Even on a good day, communicating well is one of life’s toughest daily challenges, and it’s especially difficult to do under pressure. Thankfully, by applying a few practical tips, you can significantly improve how you talk with friends, family, coworkers, and others.
Focus on your goal.
For instance, facing more than one challenge at a time can be overwhelming. Instead of trying to tackle everything at once, focus on one or two important objectives per conversation. Successful exchanges will encourage others to approach you, and over time you will have increasingly productive dialogues. But it’s not only other topics that can be distracting. Anger, frustration, and apathy can divert you from your main purpose if you let them.
Take a deep breath.
You’ve probably heard this advice a dozen times, but it works. After studying a group of nerves in the brain, biochemistry professor Mark Krasnow concluded that breathing affects overall brain activity. He explained, “This liaison to the rest of the brain means that if we can slow breathing down, as we can do by deep breathing or slow controlled breaths, the idea would be that these neurons then don’t signal the arousal center, and don’t hyperactivate the brain. So you can calm your breathing and also calm your mind.”
Laugh first and hardest.
Research indicates that laughter reduces the amounts of stress hormones in your body and increases levels of endorphins—chemicals that make you feel good. According to Stress Management with Intelligence, the effects of laughter are more than chemical: “Laughter connects people, and social support is good for stress relief.”
Talk to someone (else).
Yes, it sounds counterintuitive, but discussing your issues with an unbiased outsider is helpful for two reasons. First, venting your frustrations may relieve tension and allow you to talk more calmly the next time you confront the situation. Also, your listener may have some relevant advice.
However, choose your confidant with care. Avoid anyone with a reputation for gossip. If you can’t think of anyone in your immediate social circle, search for an online support group.
Set a realistic objective.
If you or the person you are talking to is stressed, adjust your expectations. Stress isn’t always a bad thing. If you’re excited about something, your body releases adrenaline and chemicals that heighten senses and help the brain focus, according to HolisticOnline.com. However, the website says that the positive effects are short-lived: “As you spend more and more time under stress, your ability to concentrate lessens.” Therefore, if you’re on a tight deadline, it may boost you to accomplish more in one sitting. On the other hand, if you’re in an ongoing feud with a colleague, your discussion may end in a compromise.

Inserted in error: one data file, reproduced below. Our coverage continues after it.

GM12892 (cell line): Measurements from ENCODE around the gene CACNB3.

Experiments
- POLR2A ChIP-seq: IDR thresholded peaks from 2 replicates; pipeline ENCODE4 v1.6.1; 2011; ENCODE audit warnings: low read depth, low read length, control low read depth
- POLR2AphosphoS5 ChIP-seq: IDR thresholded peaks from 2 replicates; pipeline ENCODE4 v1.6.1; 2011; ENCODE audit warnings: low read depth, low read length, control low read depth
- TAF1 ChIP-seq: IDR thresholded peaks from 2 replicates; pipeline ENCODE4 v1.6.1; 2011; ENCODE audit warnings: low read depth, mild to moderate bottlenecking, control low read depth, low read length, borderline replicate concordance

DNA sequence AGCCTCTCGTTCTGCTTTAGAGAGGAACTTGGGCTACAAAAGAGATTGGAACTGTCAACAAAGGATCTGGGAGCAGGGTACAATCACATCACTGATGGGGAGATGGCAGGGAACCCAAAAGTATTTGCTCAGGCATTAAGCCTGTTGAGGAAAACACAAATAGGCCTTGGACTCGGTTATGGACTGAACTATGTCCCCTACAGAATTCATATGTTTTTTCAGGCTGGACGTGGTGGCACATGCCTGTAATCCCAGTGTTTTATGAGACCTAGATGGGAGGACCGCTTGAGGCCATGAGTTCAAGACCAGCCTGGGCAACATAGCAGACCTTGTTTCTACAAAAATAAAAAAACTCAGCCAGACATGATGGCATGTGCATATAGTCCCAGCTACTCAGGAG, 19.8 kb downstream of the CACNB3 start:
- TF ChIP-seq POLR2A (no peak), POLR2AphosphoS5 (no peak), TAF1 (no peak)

Don’t be so focused on trying to get your point across that you forget to listen. It’s a life skill, according to SkillsYouNeed.com: “Listening is key to all effective communication. Without the ability to listen effectively, messages are easily misunderstood. As a result, communication breaks down and the sender of the message can easily become frustrated or irritated.” How can you show the speaker you are paying attention?
Practice positive body language.
If your body is sending negative signals, you may be inadvertently sabotaging the conversation. Leaning away from someone or crossing your arms while they speak may convey that you’re not open to conversation.
You can change your posture with a few easy adjustments. For example, lean slightly towards the other participant. Let your arms hang by your sides or bring them together in your lap. Make brief eye contact throughout the interchange. These minor alterations send the message that you are actively listening, a factor which will make your conversational partner feel valued and more open to what you have to say.
Know when to keep silent.
A stressful moment may not be the ideal time to bring up sensitive issues. You may decide to let a matter drop altogether or wait until a more opportune time. If the issue is unavoidable, take a few minutes to organize your thoughts in writing.
Listening, breathing and taking time to respond are just a few strategies to help you keep your cool. Even if you’re not facing a stressful situation now, keep these tips on hand to help you communicate in everyday life.